# Computing capacitor voltage through series connected diode

I have been trying to analyze this circuit and calculate the maximum voltage across the capacitor. Here is the diagram: And, here are the graphs for various inputs and the resultant outputs:

VG1(peak): 300mV
VM2: 157mV Even though the diode is not conducting(in cutoff region), the capacitor is getting charged. I don't know why.

VG1(peak): 1V
VM2: 769mV VG1(peak): 30V
VM2: 29.61V What decides the maximum voltage on the capacitor?

• "Even though the diode is not conducting(in cutoff region), the capacitor is getting charged" - how did you come to that conclusion? – Nick Johnson Jul 22 '15 at 13:37
• @NickJohnson: I mean the supply voltage does not cross diode threshold voltage of 750mV. In that sense I assumed it to be operating in cutoff region. Maybe I am wrong here. – om sai Jul 22 '15 at 13:41
• I've updated my answer to address that point. – Nick Johnson Jul 22 '15 at 13:44

## 1 Answer

The maximum voltage on the capacitor will be equal to the maximum input voltage, less the diode's voltage drop. Whenever the input voltage is more than a diode drop above the capacitor voltage, the diode conducts and charges up the capacitor further. Whenever the diode is reverse biased, no current flows.

It's worth noting that a diode's forward voltage is dependent on current: it's not a perfect 'elbow'. A diode will allow a small amount of current to flow even at very low forward voltages, and with high currents, the forward voltage will be substantially higher than the 'typical' forward voltage.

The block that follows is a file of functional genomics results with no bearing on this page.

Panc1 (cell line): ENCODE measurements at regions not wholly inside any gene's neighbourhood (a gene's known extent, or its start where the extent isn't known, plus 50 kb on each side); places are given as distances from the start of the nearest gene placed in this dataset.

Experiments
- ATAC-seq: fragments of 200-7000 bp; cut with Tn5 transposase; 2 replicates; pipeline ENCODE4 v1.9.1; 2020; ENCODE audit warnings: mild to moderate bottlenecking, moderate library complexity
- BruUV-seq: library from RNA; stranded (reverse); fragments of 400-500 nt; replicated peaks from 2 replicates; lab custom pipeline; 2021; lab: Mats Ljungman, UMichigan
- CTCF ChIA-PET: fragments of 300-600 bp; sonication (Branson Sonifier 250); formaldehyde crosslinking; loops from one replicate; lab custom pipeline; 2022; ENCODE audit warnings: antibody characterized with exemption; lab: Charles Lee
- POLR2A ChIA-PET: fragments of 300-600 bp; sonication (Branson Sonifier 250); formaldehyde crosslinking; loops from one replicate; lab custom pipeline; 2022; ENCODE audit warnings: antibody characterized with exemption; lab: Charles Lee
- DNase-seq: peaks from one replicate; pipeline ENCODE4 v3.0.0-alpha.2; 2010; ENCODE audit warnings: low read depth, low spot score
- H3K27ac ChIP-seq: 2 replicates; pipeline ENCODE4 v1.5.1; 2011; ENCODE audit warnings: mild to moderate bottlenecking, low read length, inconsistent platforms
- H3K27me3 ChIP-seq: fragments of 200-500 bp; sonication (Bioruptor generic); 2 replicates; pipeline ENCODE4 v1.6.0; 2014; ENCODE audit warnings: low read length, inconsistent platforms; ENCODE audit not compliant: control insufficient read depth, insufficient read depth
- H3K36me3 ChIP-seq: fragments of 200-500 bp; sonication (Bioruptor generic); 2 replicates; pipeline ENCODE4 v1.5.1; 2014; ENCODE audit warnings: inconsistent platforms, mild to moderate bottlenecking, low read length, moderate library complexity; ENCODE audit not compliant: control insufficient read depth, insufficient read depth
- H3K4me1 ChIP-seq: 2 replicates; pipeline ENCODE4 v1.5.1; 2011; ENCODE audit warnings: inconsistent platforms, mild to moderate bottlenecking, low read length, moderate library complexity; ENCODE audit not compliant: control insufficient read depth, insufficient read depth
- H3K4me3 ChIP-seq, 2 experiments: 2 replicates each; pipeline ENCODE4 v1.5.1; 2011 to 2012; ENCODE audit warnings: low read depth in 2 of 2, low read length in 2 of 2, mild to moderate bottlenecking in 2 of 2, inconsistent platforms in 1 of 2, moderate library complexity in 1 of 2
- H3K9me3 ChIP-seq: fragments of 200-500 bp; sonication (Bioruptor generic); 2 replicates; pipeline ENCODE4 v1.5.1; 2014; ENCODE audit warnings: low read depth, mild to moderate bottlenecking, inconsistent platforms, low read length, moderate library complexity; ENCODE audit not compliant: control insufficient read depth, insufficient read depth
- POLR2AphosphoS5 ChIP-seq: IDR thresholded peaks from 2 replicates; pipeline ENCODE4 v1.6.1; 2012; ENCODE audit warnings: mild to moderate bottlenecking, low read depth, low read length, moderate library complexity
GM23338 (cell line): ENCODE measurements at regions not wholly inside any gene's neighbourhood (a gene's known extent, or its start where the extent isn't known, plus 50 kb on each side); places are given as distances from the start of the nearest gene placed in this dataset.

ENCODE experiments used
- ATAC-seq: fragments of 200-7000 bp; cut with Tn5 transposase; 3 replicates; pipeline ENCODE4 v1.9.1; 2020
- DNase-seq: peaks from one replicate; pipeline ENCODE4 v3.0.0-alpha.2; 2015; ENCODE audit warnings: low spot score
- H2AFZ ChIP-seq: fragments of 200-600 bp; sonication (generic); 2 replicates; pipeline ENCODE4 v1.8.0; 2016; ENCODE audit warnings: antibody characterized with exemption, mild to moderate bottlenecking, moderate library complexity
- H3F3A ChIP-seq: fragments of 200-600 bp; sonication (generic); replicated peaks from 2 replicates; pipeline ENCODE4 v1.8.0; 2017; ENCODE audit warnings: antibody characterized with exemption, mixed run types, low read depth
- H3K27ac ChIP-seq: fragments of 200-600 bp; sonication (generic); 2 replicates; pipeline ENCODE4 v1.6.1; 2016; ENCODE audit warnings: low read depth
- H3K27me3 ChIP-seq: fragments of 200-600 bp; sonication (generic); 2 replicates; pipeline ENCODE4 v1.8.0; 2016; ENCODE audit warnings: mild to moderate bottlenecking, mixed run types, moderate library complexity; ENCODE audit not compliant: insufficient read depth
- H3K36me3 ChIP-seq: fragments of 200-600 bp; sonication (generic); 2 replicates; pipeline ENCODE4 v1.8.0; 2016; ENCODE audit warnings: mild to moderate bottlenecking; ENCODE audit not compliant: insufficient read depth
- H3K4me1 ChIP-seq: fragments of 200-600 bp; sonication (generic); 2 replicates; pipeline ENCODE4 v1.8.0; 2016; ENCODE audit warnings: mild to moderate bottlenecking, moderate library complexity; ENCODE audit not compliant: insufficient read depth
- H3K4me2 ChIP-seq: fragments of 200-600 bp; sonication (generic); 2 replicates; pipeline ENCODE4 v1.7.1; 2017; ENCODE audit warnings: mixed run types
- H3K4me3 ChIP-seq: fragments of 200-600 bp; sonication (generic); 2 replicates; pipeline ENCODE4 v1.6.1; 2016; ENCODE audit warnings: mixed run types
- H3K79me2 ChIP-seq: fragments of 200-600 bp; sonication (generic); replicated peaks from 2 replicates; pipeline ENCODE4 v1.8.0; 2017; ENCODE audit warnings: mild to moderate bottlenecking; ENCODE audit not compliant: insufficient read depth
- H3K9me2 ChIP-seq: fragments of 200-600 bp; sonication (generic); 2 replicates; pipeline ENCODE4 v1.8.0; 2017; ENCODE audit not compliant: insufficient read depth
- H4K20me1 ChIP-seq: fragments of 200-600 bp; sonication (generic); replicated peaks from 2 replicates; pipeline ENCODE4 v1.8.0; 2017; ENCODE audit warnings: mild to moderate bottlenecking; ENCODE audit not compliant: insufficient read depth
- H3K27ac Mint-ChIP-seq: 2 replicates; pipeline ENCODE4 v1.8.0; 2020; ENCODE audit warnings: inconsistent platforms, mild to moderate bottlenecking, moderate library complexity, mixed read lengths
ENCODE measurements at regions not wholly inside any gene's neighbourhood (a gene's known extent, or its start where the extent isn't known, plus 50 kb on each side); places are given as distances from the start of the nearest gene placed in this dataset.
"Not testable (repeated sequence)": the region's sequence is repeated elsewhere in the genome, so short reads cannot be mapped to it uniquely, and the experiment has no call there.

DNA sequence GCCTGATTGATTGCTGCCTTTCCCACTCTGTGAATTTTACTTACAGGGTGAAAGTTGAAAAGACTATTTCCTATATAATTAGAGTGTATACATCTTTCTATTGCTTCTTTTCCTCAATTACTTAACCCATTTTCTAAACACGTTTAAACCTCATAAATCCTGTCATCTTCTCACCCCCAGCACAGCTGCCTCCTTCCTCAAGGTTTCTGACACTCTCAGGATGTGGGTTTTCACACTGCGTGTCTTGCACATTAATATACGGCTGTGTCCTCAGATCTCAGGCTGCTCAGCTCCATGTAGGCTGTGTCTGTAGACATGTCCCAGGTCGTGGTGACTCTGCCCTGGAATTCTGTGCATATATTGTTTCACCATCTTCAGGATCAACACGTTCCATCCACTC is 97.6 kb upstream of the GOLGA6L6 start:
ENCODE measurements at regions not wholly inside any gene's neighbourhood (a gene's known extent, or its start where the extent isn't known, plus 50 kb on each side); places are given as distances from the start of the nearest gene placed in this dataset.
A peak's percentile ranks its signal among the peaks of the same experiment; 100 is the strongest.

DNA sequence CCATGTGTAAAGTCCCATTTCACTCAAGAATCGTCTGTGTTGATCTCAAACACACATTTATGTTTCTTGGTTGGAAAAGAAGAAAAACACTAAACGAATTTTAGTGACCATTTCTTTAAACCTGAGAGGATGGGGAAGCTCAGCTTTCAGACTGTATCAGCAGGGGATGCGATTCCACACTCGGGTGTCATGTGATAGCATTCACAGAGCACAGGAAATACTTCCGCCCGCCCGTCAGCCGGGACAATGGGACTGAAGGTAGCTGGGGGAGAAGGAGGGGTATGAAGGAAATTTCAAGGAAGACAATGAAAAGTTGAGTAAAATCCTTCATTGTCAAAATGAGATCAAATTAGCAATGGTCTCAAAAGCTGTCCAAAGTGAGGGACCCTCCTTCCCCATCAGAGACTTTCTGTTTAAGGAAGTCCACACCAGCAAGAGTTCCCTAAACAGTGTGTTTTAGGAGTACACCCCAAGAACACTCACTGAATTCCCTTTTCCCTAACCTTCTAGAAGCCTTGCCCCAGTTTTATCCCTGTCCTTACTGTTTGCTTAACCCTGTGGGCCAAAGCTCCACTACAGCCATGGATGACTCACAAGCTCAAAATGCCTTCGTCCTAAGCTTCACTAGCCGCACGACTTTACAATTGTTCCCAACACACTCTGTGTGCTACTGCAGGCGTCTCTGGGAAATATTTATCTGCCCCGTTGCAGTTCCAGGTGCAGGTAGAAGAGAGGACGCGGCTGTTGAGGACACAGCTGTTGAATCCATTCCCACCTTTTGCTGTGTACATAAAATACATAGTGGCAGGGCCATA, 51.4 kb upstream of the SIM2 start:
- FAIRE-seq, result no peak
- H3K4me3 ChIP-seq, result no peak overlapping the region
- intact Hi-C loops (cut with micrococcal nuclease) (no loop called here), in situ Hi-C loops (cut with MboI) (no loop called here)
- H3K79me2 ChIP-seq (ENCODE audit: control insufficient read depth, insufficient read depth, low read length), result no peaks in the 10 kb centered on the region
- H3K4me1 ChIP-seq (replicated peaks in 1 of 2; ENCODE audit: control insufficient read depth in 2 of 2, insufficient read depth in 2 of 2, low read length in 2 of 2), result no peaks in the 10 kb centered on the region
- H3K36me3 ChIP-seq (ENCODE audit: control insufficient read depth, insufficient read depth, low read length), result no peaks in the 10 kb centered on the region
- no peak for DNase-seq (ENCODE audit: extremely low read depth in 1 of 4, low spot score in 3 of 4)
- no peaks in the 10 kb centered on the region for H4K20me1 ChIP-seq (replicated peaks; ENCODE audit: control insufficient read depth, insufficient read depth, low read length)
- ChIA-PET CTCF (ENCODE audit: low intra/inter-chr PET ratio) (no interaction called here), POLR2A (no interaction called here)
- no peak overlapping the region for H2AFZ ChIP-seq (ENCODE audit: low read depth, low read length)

The capacitor will continuously discharge (slowly) through its parasitic series resistance, so in reality it won't remain fully charged forever.

• Okay. Now I understand that the forward voltage drop depends on the current drawn. But how to calculate the maximum voltage across the capacitor? For instance, in 3rd case, why is the capacitor charged to 29.61V? How to know that forward voltage drop is 400mV and not 750mV. Can it be known through datasheet only? – om sai Jul 22 '15 at 13:57
• @omsai Sure, look at, eg, chart 2 in the 1n4148 datasheet, which shows forward voltage with current. – Nick Johnson Jul 22 '15 at 14:01
• Thanks for the datasheet. I did notice the voltage drop of around 400mV at the charging current of 1mA. What about the first case when there is no question of forward drop, why is the capacitor voltage 157mV? How do I calculate that? – om sai Jul 22 '15 at 14:10
• @omsai The datasheet's current curve doesn't go below 1mA; in your first example it's that low because some current can still flow. Which could be accurate, or it could just be an artifact of the model. – Nick Johnson Jul 22 '15 at 14:17